Central to the federal and state failure to support tribes during this crisis is the deliberate exclusion of AI/AN from COVID-19 demographic data collection. As late into the pandemic as May, nearly half of the states that had released racial demographic data failed to identify AI/AN people as a distinct group, instead lumping them under the category of  “Other.”10 In all likelihood, this has obscured a clearer picture of disproportionate outcomes. For example, New Mexico—a state that released comprehensive racial data—found AI/ANs to have a five times higher infection rate than the state’s general population.11 The failure of all states to produce comprehensive data collection hurts the national response by limiting data-informed policymaking and prioritized resource distribution to tribes.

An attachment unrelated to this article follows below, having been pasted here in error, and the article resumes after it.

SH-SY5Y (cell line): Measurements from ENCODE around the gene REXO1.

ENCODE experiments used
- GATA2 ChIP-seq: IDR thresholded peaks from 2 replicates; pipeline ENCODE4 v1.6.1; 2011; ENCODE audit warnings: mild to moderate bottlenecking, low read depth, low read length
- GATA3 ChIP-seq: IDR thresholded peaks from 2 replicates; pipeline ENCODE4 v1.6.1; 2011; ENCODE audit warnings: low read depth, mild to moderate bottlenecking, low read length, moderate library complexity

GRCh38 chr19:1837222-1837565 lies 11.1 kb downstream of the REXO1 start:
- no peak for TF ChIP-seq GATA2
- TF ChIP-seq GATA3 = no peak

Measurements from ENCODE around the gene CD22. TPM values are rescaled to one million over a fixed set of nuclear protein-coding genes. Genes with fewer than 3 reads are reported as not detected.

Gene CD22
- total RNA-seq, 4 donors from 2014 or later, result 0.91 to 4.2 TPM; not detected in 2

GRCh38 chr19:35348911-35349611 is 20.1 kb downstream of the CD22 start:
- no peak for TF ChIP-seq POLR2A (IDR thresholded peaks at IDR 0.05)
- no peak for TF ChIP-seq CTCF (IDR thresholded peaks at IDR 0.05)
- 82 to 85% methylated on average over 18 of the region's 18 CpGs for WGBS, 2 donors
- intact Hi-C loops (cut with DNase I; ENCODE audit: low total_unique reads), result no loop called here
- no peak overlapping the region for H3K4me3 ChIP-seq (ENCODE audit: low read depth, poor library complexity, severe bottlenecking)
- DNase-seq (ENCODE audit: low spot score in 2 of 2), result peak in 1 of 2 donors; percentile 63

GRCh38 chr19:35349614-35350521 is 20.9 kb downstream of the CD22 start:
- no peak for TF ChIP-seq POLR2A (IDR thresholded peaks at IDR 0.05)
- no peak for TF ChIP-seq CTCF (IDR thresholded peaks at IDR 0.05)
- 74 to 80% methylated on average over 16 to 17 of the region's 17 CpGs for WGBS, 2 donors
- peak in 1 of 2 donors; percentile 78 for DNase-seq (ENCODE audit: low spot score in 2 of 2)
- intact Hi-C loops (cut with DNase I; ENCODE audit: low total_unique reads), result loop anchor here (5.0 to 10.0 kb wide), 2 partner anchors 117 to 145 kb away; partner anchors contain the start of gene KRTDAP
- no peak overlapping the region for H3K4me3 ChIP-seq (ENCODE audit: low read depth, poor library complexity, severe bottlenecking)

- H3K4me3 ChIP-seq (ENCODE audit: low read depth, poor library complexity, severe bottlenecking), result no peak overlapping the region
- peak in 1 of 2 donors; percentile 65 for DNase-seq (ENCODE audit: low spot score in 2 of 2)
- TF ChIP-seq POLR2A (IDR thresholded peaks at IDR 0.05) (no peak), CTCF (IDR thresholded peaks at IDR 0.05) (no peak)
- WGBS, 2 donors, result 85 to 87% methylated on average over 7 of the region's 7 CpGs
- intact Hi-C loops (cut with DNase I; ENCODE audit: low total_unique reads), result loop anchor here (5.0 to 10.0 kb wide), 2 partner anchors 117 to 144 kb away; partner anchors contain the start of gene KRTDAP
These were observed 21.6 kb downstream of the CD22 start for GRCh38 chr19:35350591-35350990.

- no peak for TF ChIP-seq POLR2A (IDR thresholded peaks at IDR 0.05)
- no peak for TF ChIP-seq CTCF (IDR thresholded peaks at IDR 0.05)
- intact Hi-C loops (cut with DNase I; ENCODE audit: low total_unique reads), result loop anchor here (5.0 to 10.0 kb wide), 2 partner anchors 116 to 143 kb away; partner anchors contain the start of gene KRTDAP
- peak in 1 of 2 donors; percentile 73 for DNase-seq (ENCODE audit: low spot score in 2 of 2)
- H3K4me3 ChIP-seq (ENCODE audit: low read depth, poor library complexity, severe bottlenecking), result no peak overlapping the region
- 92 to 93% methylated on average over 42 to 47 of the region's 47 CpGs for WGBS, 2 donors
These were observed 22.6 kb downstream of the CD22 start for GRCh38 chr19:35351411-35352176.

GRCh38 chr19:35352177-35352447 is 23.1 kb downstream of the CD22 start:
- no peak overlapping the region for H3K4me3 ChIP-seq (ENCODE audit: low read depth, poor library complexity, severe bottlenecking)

This is another iteration of a long history of AI/AN data deficits, including in census data. The 2010 census,  which overcounted non-Hispanic whites, undercounted AI/AN people by 5 percent more than any other demographic group.12 AI/AN communities are seeing the impact of this undercounting in real time, as the U.S. Department of the Treasury, relying on census-based data to determine distribution of the Coronavirus Relief Fund, listed 20 tribes as having a population of zero and therefore only eligible for $100,000 in emergency relief.13 More immediate and effective relief efforts could have happened by respecting tribal sovereignty and using the enrollment numbers of the tribes themselves. Egregiously, tribes were required to certify their enrollment data under penalty of law, but the federal government still chose to use its flawed census figures instead.14

Immediate policy solutions:
  • Base relief and fund distribution formulas on tribal enrollment data rather than flawed census figures
  • Require that states and cities disaggregate COVID-19 racial data to accurately reflect its effect on AI/AN communities
Long-term policy solutions:
  • Fund an interagency working group that substantively includes tribes to overcome challenges such as rural data collection, language barriers, and mistrust of federal agencies to end the erasure and invisibility of AI/AN people